Reporter: Allison Bybee
Update, Fri. 10 AM: Four people are dead after a plane crashes doing research for a local university. Among the dead are two students from the Florida Atlantic University.
The plane crashed in a cow pasture - the final resting place for two FAU students, a lab technician and the owner of Kemper Aviation. Now, it is just a matter of time until the FAA and NTSB piece together what happened.
Around 7 a.m. Thursday morning three people took off from Kemper Aviation in Lantana. Then, they stopped in Okechobee and picked up one more person. Minutes later, their plane seemingly just fell out of the sky.
"The plane was flying low and slow, and they did not hear an engine. If they ran out of fuel, it's speculation at this point, but the plane dropped," informs Martin County Sheriff Robert Crowder.
After hitting the ground, the planed flipped over.
The first 9-1-1 call occured at 9:02 Thursday morning.
A small fire started in the engine but did not spread. Crews rushed to the scene, but it was too late. All four men died on impact.
FAU President Frank Brogan says, "Our hearts and thoughts and prayers go out to family and friends. We will work as a university with all of them."
Of the men on board, three were from FAU. Two were graduate students; the other, a lab technician. They were studying the migratory habits of birds. This was a three year project; oddly enough, Thursday was their last flights.
The other man on board was the owner of Kemper Aviation where this flight originated from.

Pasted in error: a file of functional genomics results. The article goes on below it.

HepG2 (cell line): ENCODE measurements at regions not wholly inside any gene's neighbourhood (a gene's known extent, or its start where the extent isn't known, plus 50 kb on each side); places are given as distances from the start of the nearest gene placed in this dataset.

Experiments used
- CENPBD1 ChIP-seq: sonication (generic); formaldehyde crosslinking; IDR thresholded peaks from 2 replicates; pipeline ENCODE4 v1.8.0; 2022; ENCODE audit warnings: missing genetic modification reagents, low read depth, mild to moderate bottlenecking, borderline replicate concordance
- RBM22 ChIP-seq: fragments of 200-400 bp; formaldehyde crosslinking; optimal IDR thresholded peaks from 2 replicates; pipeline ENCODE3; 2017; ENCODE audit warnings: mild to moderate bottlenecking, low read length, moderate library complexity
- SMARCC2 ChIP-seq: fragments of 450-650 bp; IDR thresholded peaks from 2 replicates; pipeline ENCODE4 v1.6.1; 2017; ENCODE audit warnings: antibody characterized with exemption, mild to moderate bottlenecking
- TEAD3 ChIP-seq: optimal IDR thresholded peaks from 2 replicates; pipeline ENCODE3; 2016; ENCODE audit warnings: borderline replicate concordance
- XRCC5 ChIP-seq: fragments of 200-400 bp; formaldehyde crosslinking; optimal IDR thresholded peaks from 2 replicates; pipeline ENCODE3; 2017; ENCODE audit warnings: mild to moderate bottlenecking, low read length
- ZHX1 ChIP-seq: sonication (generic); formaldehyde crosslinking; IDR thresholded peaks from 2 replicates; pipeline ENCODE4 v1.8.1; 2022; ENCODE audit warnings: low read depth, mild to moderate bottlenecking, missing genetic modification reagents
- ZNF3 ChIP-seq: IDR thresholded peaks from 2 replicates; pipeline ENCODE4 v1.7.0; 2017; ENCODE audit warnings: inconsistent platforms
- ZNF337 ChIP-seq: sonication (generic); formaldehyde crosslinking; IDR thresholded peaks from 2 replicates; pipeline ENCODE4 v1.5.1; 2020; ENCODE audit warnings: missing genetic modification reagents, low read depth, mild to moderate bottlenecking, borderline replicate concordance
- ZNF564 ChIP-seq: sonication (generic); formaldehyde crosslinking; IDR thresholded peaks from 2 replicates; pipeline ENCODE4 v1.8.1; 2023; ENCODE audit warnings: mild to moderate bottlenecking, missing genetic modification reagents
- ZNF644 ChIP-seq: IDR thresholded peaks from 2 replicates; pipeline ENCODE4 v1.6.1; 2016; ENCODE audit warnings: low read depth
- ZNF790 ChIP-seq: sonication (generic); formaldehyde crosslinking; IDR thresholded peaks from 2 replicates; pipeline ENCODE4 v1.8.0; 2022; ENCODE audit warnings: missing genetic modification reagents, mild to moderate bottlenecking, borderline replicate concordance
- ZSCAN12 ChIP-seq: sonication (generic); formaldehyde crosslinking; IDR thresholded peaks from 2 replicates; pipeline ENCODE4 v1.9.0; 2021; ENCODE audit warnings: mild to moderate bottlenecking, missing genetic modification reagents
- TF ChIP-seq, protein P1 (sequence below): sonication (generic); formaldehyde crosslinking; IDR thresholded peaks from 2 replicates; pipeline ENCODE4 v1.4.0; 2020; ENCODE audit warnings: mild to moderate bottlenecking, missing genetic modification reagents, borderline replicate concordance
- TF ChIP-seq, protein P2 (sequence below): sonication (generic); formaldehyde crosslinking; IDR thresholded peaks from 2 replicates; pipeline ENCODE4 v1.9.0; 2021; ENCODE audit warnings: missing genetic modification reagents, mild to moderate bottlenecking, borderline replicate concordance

Sadly, this is not the first flight that crashed from this flight school, but it is the deadliest crash. Again, no one knows what made the Cessna Skyhawk crash. Investigators will go by eye-witness accounts and work to piece the accident back together.
The FAA and NTSB arrived at the scene just after 6 p.m. Thursday. They will continue to investigate to find out what truly happened and what caused this flight to go down.
Update, Thurs. 10:50 AM: A small plane crash in Martin County near S.W. Martin Hwy has killed four people. The plane was owned by an aviation company in Boynton Beach.
Martin Co. Fire Rescue says the plane, a Cessna Skyhawk, was found in a "rollover position".
We'll keep you updated as we learn.
Update, Thurs. 9:50 AM: We've now learned the plane that crashed in Martin County Thursday morning is a small plane,but we do not know how many passengers were on board nor the extent of their injuries.
Previously: We've just received reports of a plane crash in Martin County near S.W. Martin Highway.
Emergency crews are on the scene. It's unknown what kind of plane this is right now.